By Vinnie Manginelli, PGA
Giff Breed, the Co-Owner/Operator of Independence Golf Club, in Richmond, Virginia, is a shining example of trying new things to promote the fun experiences that new and existing golfers can have playing the game of golf.
The Golf Range Association of America (GRAA) understands that golf is an entertainment industry as much as it is sports and recreation. As such, it strives to seek out the most successful providers of that enjoyment and emulate those efforts throughout the industry, as well as deliver information and data to help achieve such goals across the industry.
With that said, the collaborative efforts of the GRAA and Independence Golf Club to form the GRAA Test Lab makes perfect sense.
Believing that facilities can (and should) drive revenues via their range through more than just range ball sales, Breed uses his 11-acre space as an experimental entertainment center to engage customers through non-traditional methods, such as having a regulation football goal post to which golfers can take aim.
“An unintended benefit of putting a goal post in the middle of the range is everybody tries to hit it. All the balls are more centered in the range, so picking the range has become more efficient,” Breed says.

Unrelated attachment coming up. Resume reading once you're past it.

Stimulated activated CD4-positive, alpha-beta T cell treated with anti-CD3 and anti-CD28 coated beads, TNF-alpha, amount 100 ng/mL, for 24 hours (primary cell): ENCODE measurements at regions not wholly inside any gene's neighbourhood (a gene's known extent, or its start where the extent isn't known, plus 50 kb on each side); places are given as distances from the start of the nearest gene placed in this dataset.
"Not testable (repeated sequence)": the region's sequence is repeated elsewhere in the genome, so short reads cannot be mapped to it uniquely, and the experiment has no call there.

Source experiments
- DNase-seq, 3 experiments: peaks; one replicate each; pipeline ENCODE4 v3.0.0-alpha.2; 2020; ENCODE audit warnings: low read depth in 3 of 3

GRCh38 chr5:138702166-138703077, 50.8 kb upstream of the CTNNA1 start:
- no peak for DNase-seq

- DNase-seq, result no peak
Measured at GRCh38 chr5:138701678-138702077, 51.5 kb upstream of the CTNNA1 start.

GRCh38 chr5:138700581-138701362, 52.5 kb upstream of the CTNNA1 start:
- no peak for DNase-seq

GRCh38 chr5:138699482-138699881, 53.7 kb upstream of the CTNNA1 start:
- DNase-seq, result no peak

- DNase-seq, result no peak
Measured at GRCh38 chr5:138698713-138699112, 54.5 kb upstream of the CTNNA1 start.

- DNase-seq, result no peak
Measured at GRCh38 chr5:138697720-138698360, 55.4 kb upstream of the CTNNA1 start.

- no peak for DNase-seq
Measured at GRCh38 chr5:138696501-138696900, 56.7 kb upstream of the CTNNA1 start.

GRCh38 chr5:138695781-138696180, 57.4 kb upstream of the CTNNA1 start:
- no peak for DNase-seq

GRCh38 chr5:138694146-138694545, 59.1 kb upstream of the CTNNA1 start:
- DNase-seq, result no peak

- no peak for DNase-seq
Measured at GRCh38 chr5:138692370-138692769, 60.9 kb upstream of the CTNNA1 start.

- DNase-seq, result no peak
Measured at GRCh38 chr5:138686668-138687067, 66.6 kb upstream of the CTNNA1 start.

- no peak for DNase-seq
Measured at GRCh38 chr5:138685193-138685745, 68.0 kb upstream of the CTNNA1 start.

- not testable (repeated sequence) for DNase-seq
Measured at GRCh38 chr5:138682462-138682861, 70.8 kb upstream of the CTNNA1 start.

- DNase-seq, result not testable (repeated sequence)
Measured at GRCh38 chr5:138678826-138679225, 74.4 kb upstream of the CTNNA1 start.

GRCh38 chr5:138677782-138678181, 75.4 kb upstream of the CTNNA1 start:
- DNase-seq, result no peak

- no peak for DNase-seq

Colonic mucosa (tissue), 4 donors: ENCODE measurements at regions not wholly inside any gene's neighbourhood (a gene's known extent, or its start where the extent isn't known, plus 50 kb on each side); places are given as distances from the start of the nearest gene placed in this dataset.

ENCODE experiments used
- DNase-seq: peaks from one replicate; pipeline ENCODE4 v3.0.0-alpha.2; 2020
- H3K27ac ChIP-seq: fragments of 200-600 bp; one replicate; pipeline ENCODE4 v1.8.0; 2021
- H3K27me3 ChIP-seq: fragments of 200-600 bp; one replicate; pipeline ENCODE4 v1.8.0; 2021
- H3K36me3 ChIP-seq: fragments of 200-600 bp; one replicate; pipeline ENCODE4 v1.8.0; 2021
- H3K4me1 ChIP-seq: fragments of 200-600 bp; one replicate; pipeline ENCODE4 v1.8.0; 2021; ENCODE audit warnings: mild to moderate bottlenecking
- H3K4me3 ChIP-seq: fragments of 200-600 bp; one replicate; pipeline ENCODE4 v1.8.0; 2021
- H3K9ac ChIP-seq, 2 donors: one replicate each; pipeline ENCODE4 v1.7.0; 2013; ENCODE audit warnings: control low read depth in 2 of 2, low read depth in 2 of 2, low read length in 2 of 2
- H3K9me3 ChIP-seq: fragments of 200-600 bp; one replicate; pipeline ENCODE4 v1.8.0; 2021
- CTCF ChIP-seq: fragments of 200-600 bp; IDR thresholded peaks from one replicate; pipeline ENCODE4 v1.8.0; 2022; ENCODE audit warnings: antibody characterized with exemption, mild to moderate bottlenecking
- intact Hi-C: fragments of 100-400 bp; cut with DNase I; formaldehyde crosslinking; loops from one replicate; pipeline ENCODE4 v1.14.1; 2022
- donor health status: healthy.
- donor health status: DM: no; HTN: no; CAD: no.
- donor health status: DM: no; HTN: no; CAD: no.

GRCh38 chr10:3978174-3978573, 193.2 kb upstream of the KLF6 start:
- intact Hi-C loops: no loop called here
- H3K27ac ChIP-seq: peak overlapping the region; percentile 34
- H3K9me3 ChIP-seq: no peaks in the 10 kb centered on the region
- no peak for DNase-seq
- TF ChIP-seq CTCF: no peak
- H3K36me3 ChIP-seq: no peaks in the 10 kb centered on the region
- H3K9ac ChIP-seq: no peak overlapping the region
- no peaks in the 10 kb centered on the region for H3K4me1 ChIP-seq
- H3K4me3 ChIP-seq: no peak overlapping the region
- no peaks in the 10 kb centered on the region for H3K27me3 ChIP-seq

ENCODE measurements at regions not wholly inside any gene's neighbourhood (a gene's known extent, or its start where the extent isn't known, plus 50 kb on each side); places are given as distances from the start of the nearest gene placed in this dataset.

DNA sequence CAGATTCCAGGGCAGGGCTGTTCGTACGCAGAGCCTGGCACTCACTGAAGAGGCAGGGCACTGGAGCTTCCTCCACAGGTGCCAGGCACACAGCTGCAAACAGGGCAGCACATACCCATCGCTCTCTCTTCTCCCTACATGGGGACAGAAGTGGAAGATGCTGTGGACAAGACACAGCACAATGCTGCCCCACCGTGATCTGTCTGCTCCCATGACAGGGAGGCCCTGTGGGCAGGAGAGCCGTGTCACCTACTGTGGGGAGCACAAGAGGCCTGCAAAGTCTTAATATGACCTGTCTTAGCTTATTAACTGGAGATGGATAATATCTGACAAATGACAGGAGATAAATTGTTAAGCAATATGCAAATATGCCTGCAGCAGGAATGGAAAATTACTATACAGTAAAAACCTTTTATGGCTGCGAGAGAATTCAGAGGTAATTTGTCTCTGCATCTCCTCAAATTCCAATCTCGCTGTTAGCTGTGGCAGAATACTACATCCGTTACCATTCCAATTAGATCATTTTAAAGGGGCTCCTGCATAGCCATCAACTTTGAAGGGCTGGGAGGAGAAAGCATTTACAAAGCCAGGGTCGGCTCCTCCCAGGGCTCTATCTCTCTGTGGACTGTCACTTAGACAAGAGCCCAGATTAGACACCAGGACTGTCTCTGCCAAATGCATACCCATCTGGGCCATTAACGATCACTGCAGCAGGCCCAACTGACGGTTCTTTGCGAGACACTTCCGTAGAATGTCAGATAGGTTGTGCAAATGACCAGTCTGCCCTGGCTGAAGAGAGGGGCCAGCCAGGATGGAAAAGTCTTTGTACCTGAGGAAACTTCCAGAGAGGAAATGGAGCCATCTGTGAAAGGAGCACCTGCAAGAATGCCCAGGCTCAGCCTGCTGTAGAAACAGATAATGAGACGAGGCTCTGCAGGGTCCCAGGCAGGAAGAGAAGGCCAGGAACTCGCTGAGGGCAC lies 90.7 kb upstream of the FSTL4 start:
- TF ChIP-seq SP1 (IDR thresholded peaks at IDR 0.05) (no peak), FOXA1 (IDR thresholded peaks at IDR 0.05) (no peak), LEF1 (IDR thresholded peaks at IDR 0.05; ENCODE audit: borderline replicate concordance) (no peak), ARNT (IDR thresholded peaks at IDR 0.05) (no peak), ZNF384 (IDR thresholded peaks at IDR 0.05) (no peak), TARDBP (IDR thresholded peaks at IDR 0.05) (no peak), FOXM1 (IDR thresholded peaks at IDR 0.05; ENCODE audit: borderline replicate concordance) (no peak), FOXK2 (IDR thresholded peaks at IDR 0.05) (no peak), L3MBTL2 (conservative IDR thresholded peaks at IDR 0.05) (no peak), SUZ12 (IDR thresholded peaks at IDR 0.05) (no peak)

Furthermore, he promotes fun events like a home run derby, skills competitions, clinics and even live music while customers practice and socialize with family and friends over food and drink.
Partnering with golf industry professionals like Breed, the GRAA is committed to growing the game of golf through a platform of core principles, operating on the idea that golf should be a fun experience for players of all skill levels.
Of course, not everything attempted will be universally successful, but the promotions and attractions that are popular at one facility can be refined or adapted as needed to engage the clientele at another golf range or course.
“We have to figure out other ways to drive revenue through this asset. We have 11 acres in the middle of our property that is the golf range, and if we think that we’re going to get a return by just hitting range balls, I think we’re mistaken,” says Breed. “We have to say, what else can we do? We just have to figure out how that asset gins up more money. What works in Richmond is not going to work in Albuquerque, but the experimenting and sharing of ideas is vital for golf operations everywhere.”